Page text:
Fabrics & Processing | News & Insights

Groundbreaking Initiative Aims to Combat Pollution by Regulating Processing Units Across Sectors

Published: November 7, 2023
Author: TANVI_MUNJAL

India has been under mounting pressure from developed nations to incorporate sustainability into its free-trade agreements (FTAs) and overall trade practices. To address this concern, the country has begun discussions on a scheme aimed at curbing pollution caused by processing units in sectors such as textiles and pharmaceuticals. The Department for Promotion of Industry and Internal Trade (DPIIT) and the textiles ministry have already convened multiple meetings to explore viable solutions.

Currently, the debate revolves around whether to incentivize industries to invest in clean solutions and introduce a production-linked incentive (PLI) model or an interest subvention scheme to encourage the establishment of effluent treatment plants. The Indian government emphasizes that closing industries due to sustainability concerns is not the answer, citing past losses in the leather industry.

The focus lies on tackling the processing stage of production, which contributes significantly to pollution. The textiles sector, for example, not only consumes large amounts of water in processing units but also generates harmful environmental effects during fabric conversion, involving bleaching, heating, and colouring.

Government officials from the DPIIT and textile sector acknowledge the need for a comprehensive scheme to address this challenging processing aspect across various industries such as textiles, leather, and pharmaceuticals. Small businesses, often financially constrained, struggle to bear the costs of setting up effluent treatment plants, making it imperative for larger industry players to invest in sustainable alternatives.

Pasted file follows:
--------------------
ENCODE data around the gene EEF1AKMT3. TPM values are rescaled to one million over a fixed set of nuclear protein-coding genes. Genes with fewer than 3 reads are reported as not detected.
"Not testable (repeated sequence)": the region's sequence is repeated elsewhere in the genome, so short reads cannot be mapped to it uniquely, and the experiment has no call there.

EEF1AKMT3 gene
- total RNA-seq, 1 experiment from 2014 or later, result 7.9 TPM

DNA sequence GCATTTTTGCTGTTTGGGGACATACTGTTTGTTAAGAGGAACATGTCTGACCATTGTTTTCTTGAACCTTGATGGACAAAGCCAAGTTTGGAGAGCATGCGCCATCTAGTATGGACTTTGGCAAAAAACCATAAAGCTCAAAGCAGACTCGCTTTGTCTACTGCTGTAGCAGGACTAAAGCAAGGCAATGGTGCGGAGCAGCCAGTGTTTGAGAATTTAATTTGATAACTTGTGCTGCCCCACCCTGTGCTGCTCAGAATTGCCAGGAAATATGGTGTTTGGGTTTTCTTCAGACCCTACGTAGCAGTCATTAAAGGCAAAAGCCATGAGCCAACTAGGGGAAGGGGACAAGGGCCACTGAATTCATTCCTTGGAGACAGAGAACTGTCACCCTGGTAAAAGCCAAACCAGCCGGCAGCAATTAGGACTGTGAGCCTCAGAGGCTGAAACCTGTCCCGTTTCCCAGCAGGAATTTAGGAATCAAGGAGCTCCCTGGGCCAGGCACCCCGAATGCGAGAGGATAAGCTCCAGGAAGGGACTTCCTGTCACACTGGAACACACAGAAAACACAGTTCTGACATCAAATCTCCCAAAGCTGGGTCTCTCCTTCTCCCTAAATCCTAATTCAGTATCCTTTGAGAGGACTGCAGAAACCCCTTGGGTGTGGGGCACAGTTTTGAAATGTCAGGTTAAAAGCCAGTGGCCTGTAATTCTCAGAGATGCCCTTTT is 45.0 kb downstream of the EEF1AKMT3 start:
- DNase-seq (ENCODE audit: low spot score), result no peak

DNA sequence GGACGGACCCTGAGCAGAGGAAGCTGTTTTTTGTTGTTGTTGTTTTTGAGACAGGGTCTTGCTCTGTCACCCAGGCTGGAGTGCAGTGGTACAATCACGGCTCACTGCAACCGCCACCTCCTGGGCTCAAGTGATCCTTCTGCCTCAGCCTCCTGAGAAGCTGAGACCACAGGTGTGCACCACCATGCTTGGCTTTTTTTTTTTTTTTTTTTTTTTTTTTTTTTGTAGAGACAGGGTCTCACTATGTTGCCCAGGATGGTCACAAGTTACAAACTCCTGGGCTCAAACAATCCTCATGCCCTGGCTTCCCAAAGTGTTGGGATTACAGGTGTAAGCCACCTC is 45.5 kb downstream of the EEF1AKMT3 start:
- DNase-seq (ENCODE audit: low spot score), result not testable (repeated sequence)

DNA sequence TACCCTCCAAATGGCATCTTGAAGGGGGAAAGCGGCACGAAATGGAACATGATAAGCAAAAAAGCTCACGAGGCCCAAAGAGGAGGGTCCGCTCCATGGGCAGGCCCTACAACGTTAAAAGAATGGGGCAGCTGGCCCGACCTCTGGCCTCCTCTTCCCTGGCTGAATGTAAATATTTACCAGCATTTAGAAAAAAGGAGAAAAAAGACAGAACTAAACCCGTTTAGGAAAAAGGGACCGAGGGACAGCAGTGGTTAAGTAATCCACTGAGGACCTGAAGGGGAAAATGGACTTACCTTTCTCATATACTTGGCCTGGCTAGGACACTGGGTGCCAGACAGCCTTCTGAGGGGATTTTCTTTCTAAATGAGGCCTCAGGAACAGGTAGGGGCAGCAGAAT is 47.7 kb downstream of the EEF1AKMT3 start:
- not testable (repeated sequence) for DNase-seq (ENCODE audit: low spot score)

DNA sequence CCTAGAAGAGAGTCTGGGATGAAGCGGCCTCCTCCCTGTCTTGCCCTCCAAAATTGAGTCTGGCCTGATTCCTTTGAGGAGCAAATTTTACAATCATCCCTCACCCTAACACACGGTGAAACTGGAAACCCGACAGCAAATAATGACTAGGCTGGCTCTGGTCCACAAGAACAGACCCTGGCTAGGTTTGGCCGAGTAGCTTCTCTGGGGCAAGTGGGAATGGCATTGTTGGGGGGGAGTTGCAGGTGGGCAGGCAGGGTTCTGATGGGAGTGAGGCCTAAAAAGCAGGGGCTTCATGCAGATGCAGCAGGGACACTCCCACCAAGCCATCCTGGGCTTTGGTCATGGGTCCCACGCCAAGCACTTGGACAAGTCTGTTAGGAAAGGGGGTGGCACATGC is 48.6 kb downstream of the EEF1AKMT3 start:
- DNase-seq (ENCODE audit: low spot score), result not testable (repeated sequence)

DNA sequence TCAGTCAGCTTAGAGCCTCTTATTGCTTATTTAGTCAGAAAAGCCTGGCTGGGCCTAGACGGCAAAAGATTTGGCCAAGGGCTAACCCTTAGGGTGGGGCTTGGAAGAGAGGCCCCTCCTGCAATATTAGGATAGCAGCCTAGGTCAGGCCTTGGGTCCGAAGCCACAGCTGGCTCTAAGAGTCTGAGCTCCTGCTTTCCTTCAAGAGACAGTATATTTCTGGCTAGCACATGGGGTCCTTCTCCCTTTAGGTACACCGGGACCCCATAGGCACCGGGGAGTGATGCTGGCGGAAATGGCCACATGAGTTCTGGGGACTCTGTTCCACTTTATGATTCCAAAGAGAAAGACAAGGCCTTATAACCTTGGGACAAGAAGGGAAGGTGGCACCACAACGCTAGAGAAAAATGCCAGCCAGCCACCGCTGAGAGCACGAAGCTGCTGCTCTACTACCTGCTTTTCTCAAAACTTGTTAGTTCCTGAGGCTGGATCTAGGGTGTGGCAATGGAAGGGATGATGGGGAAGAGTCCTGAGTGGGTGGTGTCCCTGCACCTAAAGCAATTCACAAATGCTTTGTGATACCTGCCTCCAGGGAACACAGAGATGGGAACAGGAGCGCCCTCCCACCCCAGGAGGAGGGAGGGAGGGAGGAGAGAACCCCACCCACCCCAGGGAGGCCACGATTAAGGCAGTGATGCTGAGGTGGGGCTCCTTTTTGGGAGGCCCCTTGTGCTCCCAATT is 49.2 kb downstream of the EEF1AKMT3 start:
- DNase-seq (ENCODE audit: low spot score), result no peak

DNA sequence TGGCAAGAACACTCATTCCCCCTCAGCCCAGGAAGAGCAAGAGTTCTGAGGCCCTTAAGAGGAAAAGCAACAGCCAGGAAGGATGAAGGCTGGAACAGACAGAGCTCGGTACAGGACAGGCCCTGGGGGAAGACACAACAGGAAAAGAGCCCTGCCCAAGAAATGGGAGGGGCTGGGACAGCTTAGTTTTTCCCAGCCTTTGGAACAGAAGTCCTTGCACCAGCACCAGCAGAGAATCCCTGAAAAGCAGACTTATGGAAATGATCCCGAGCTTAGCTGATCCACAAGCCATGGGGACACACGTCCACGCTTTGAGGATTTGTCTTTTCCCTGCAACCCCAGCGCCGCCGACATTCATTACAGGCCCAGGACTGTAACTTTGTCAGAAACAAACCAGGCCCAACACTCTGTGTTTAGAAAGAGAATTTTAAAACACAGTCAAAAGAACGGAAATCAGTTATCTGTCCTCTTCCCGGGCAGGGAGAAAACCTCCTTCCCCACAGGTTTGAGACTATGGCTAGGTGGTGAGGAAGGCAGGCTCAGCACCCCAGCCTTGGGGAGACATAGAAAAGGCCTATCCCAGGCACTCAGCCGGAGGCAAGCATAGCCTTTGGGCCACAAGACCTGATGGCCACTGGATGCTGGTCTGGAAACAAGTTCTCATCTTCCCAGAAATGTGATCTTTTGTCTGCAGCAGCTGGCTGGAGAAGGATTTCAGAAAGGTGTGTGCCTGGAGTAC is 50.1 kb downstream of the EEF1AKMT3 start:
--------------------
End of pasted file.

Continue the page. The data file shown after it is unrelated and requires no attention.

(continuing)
This dialogue occurs against the backdrop of developed nations like the United States, the United Kingdom, and European Union members emphasizing the integration of sustainability and trade. Germany’s Supply Chain Due Diligence Act, for instance, requires companies to ensure adherence to environmental and social standards throughout their supply chains. India recognizes the potential impact on its small businesses but also acknowledges that failure to adopt appropriate measures may hinder trade partnerships with key global players.

The Indian government has ultimately taken steps to enhance sustainability efforts within the textile industry. Efforts are underway in Tiruppur, India’s largest textile cluster, which contributes significantly to the country’s cotton knitwear exports. The government has engaged a consultant to prepare a comprehensive project report, focusing on sustainable activities across textile clusters in the country.

Tiruppur, known as the main knitwear hub of India, was previously subjected to a closure order by the Madras High Court in 2011 due to non-compliance with zero liquid discharge norms and pollution of the Noyyal River. However, in recent years, the city has shifted its focus towards becoming a carbon-neutral textile cluster, showcasing its commitment to adopting sustainable practices.

India recognizes the urgency to strike a balance between sustainability goals and trade interests. By actively engaging in discussions and exploring innovative solutions, it aims to meet international expectations while safeguarding the interests of its domestic industries and small businesses

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